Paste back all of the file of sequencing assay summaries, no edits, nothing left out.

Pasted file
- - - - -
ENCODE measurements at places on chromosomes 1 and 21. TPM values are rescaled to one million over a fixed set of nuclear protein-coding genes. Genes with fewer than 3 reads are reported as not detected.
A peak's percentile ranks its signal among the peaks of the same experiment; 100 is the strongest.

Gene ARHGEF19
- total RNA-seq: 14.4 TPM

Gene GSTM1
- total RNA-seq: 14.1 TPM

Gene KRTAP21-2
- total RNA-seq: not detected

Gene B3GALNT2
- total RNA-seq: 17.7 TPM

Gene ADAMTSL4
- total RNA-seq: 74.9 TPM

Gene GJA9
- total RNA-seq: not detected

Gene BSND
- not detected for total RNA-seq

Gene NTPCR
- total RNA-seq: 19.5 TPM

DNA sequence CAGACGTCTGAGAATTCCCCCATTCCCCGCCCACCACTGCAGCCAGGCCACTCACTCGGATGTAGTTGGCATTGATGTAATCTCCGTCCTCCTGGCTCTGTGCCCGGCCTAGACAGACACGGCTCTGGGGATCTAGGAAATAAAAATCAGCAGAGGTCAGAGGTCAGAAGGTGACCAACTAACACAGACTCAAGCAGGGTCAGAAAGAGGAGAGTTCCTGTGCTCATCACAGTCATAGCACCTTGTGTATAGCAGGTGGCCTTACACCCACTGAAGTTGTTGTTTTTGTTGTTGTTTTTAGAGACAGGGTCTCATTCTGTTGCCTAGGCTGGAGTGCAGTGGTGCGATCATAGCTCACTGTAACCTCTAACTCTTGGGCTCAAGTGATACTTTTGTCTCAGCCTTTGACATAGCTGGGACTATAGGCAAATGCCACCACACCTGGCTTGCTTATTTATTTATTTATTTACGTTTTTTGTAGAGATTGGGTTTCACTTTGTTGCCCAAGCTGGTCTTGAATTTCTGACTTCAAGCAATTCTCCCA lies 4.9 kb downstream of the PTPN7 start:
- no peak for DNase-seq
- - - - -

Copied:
ENCODE measurements at places on chromosomes 1 and 21. TPM values are rescaled to one million over a fixed set of nuclear protein-coding genes. Genes with fewer than 3 reads are reported as not detected.
A peak's percentile ranks its signal among the peaks of the same experiment; 100 is the strongest.

Gene ARHGEF19
- total RNA-seq: 14.4 TPM

Gene GSTM1
- total RNA-seq: 14.1 TPM

Gene KRTAP21-2
- total RNA-seq: not detected

Gene B3GALNT2
- total RNA-seq: 17.7 TPM

Gene ADAMTSL4
- total RNA-seq: 74.9 TPM

Gene GJA9
- total RNA-seq: not detected

Gene BSND
- not detected for total RNA-seq

Gene NTPCR
- total RNA-seq: 19.5 TPM

DNA sequence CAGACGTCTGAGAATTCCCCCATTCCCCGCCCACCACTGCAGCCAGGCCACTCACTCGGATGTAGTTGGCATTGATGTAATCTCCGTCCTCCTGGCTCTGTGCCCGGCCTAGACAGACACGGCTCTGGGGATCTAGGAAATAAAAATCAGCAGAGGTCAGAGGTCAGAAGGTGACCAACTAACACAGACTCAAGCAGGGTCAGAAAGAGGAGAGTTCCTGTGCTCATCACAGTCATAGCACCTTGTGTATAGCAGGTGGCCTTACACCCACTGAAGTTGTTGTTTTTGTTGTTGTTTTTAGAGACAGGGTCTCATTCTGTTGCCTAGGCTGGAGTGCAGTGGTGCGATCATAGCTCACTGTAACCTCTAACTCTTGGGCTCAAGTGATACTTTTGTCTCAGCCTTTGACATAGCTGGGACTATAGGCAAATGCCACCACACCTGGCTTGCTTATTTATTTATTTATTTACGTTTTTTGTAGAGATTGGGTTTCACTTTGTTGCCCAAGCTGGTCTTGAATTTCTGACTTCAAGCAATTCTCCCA lies 4.9 kb downstream of the PTPN7 start:
- no peak for DNase-seq